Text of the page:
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Skepticism of Bush's Social Security Plan Is Growing

Polling and Interviews Find Concerns Across Age Groups

By Jonathan Weisman
Washington Post Staff Writer
Tuesday, March 15, 2005; Page A01

Three months after President Bush launched his drive to restructure Social Security by creating private investment accounts, public support for his program remains weak, with only 35 percent of Americans now saying they approve of his handling of the issue, according to a new Washington Post-ABC News poll.

While the White House has helped convince more than two-thirds of those polled that Social Security is heading for a crisis or possible bankruptcy without change, 56 percent disapprove of his approach, a survey of 1,001 adults conducted March 10-13 shows. By comparison, 38 percent approved of his handling of the issue and 52 percent disapproved of it in mid-December.

Kathy Remenar, 46, would be past retirement age by the time she could contribute the maximum annual amount. (Steven Simpkins For The Washington Post)

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Moreover, 58 percent of those polled this time said the more they hear about Bush's plan, the less they like it. The latest polling, combined with detailed interviews last week, shows that Bush's drive to significantly alter the 70-year-old national insurance program has run into significant hurdles with every age cohort.

A majority of elderly voters have turned against the plan for private accounts, even though the White House has assured them it would have no impact on their Social Security benefits. Younger workers, who have the most to gain, also tend to be the most difficult to mobilize, according to interviews. And many middle-aged workers are faced with the reality that there would not be enough time before their retirement to gain much financial benefit from the new approach.

"The president knows it's a challenge and is taking it head-on," White House spokesman Trent Duffy said. "He is just getting started, and he's going to keep traveling, pushing and explaining to people of all ages why Social Security needs to be fixed permanently and why it's best that personal accounts be part of the solution."

For middle-aged workers such as Kathy Remenar of Midland, Mich., the issue is simple mathematics.

"I personally wouldn't get a whole lot out of it, really," said the 46-year-old director of science and technology for Dow Corning Corp.'s specialty chemicals business. "It's not relevant to me."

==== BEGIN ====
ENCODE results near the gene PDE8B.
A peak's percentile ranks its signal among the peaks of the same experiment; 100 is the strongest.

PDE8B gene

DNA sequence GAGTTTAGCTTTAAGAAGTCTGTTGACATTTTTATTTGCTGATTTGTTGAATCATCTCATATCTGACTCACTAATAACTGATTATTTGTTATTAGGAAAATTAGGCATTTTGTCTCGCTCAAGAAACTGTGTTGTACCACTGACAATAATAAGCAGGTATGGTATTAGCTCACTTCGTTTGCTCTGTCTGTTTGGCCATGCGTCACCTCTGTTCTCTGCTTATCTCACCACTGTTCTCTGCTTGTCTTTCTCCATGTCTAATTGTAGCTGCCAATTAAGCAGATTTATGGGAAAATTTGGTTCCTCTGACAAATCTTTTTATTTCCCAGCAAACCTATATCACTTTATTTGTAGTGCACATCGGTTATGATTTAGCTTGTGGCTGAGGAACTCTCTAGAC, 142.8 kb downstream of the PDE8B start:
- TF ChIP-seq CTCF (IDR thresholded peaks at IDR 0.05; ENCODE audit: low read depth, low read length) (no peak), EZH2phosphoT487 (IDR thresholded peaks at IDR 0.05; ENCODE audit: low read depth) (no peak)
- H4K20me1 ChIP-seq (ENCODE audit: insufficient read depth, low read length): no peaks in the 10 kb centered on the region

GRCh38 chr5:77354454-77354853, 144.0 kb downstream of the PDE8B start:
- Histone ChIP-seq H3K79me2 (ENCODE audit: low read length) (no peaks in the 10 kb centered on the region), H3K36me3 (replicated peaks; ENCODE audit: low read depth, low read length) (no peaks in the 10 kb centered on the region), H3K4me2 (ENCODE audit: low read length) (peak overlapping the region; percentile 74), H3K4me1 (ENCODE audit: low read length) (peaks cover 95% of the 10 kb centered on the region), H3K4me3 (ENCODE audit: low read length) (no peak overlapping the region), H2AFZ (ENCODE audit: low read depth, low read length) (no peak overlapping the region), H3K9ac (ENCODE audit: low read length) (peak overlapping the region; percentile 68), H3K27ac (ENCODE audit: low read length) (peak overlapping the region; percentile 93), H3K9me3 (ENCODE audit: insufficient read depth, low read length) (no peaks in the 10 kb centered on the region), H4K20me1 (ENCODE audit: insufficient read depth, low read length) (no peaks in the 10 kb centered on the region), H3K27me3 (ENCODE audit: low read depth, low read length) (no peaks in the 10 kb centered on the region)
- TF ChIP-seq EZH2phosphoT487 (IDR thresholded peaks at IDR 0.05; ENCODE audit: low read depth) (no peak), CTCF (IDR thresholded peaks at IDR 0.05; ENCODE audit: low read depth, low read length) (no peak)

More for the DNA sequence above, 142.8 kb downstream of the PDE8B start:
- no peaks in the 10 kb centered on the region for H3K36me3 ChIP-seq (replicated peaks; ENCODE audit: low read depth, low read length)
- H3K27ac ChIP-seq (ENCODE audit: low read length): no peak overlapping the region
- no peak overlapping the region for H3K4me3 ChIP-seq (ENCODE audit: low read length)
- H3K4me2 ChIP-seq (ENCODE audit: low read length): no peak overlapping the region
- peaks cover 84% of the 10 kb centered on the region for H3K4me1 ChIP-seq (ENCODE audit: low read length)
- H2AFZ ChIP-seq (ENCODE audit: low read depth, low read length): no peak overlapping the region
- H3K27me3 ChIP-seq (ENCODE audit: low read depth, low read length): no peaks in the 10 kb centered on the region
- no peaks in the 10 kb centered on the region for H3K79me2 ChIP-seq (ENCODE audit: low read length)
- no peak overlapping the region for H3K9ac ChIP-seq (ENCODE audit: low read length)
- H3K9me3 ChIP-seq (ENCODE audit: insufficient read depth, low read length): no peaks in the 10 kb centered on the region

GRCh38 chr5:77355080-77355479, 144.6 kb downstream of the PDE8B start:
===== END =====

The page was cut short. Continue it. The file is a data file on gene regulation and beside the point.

Bush has promised that, under his proposal, workers would eventually be able to divert 4 percent of their income subject to payroll taxes to private accounts, which could then be invested in stocks and bonds. A 46-year-old earning the maximum income subject to Social Security taxation -- currently $90,000 -- could theoretically salt away $3,600 a year.

But the plan would be phased in slowly, starting in 2009 with an initial annual cap of $1,000 and rising by $100 a year. It would take an additional 26 years for someone at the taxable maximum to save the promised 4 percent. By then, Remenar would be 76 and long since retired. And in the short time period available to middle-aged workers, investment gains would have to exceed inflation by 3 percent for the accounts to make more money than the traditional Social Security system would provide.

"If there are no other incentives than this, we probably wouldn't take part in it, because the numbers don't make a whole lot of sense for us personally," said Sue Smorodin, 45, a homemaker in St. Louis.

Republican Michael Cardwell, a land-use planner in Washington state, did the math. He would retire with $11,000 in his account, plus maybe $900 more in investment gains if all went well on the stock market.

"Wow," Cardwell, 50, said with a laugh. "I may get one additional paycheck, thank you very much." Nonetheless, he said he will support the president.

Not all middle-aged workers are skeptical. Marilyn Donnelly, a 46-year-old nurse on Florida's central Atlantic coast, said that with luck a personal account could grow substantially, and she relishes the opportunity to give it a try. She is already saving 16 percent of her income for retirement, Donnelly said, but too much of her paycheck is going to a Social Security system that is not likely to do as well with the money as she could.

"I want the opportunity to invest some of that money myself so it will grow more than what Social Security is going to give me," said Donnelly, of Rockledge. "And I feel [Bush is] offering me that opportunity."

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